Whip Hoyer Discusses GOP Refusal to Compromise on Spending Deal on MSNBC

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with us steny Hoyer joining the conversation now. congressman, are we going to have a shutdown? can you hear me, congressman? i think they're just --

hi, how are you?

can you hear me? it's mika.

hi, mika.

are we going to have a shutdown?

i hope not.

what's it going to take?

it's going to take some willingness on the other side to give a little bit. we have given 70% towards the dollars they wanted to reduce and they have not given an inch on the policies that they want included, as governor daniels pointed out from indiana, candidate for president for the republican side of the aisle, he said, look, make an agreement on numbers, let's get that stabilized first, leave the social issues to other bills, that's what we ought to do. shutting down the government is a bad policy but a policy the republicans have pursued before, in 1995, in trying to bludgeon the clinton administration into things it didn't agree to. it's not good policy then, not good policy now. i will be working with other democratic leaders in the senate and house to try to keep the government open the next week or ten days, with a bridge that will get us from where we are now, negotiations, to hopefully an agreement but not shut down the government in the process.

steny, we have mark halperin with us from "time" magazine. mark.

you talked about how your party has already given 70% towards the republicans. why have you given so much ground and don't you think that has emboldened speaker boehner to seek more given you have given so much ground?

it may and that will be a mistake. i think the president is clear on what he will and will not do. he will not take positions with which he does not agree. george bush did the same thing. the difference was when george bush took those positions, we made it clear that we weren't going to shut down the government and, frankly, we agreed with the president so bills could be signed and the government could stay open.

why have you given so much ground already?

i think because the -- it's clear that the republicans, on dollars, there is a real, i think, desire among the american public, and we share that view that we have to restrain spending, bring the deficit under control. we left them with a 5.6 trillion dollar deficit when they took over in 2001. they squandered that and brought deep debt, $2.4 trillion of deficit spending during their reign when they controlled all the organs of government. we understand government spending has to be restrained, but we don't think that 100% of everything they want is sound democracy or sound negotiations.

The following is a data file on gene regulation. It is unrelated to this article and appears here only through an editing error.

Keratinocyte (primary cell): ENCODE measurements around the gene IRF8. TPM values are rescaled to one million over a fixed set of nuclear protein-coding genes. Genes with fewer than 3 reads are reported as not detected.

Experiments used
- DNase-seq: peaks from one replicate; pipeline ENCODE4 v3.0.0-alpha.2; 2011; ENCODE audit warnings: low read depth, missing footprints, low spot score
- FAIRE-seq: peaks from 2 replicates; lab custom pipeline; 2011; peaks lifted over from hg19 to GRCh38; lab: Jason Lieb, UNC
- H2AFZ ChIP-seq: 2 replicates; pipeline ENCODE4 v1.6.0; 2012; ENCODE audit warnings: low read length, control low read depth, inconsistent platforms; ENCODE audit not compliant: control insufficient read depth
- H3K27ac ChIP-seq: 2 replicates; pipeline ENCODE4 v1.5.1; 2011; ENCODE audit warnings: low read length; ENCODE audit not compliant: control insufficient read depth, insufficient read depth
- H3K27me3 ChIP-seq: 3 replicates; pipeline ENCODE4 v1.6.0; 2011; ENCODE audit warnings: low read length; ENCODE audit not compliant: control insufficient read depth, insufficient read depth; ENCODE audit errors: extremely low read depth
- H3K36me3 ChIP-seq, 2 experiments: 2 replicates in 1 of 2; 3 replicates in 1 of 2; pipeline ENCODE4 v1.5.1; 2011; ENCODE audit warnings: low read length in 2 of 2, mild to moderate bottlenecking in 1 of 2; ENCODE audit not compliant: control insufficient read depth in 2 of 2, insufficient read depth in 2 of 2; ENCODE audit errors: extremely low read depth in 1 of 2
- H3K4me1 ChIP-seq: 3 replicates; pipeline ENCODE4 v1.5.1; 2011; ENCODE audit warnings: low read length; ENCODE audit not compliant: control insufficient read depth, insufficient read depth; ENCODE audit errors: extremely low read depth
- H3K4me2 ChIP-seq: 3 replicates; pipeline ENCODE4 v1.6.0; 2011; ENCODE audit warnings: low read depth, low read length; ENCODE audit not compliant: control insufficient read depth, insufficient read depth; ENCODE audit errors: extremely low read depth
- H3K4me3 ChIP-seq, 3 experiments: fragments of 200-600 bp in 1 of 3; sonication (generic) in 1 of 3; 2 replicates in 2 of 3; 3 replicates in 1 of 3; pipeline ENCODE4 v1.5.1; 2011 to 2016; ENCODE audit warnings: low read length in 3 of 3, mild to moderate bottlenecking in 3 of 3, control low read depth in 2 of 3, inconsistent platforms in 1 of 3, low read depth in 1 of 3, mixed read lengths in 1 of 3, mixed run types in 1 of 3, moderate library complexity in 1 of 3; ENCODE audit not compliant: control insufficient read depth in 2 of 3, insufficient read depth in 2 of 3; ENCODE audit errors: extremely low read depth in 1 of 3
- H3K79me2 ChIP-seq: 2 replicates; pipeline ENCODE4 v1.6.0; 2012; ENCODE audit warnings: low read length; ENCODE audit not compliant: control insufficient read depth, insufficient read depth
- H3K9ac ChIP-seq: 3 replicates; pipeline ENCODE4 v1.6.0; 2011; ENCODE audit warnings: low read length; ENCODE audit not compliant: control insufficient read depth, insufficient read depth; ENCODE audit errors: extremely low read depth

all right.

the founder -- mort, i don't know whether you heard, the founder of the tea party patriots yesterday, in an interview with chris matthews, chris asked him what if boehner comes back with $99 billion? the founder of the tea party patriots said that wouldn't be enough. we want 100. under those circumstances, it's clear one party is stuck in the mud and will not move no matter what the consequences.

i wonder if perhaps to solve that problem, and to get one or the other party out of the mud, might be a consequence many government workers would have to endure if there was a government shutdown. do you think you and other members of congress should get paid? obviously there is a standard that will be paid if there is a government shutdown. perhaps would it make a difference if you all wouldn't receive your salaries?

i think as a practical matter we shouldn't receive our salaries, as a constitutional matter, the 27th amendment says our salaries can't be reduced. the reason is so members of congress can't be threatened by salary reduction to do this, that or the other but make their decisions on policy. the real issue, i think that's a powerful symbol and i think certainly that makes sense. the real issue is there is no excuse. no excuse for shutting down the government this time. we're very close to an agreement. there are simply some, as there were in the town meetings, didn't want to listen, wanted to shout and demonstrate and didn't want to come together and reason together. we will be working today, frankly, to try to get a bridge from where we are now to the next seven days or next 10 days to give some additional time, where reasonable people can sit down together and come to an agreement. i think that's possible and hopefully we'll get there.

to steve rattner.

speaker -- sorry, congressman, the speaker was prepared to do a deal at $33 billion on a couple different occasions but you said it is the tea party pulling him to the right. do you see any possibility the speaker would try to force a bipartisan consensus from the center and move away from the tea party which according to polls is actually losing popularity during this whole debate.

as you know, in the last cr we kept the government open for three weeks, i voted for that, a $3 billion cut per week, $6 billion total, i voted for that and brought about 85, 83 democrats with me. the republicans did not have the majority. they had 186, short of the 218 majority. in a bipartisan way, we passed that last cr. i told speaker and mr. cantor that i'm prepared, assuming internals, the components of the $70 billion, assuming we can agree with that, which i think we can, then i think i will try to help him pass this bill. so i would hope that the answer to your question is, yes, he could come away from his most hard line shutdown focused and intending members to come to a bipartisan agreement where we could make sense and reason together and keep the government open and not have the adverse effect on the economy a shutdown would have.

all right. steny Hoyer, recently promoted by steve rattner to speaker of the house.

i like it.

for being with us.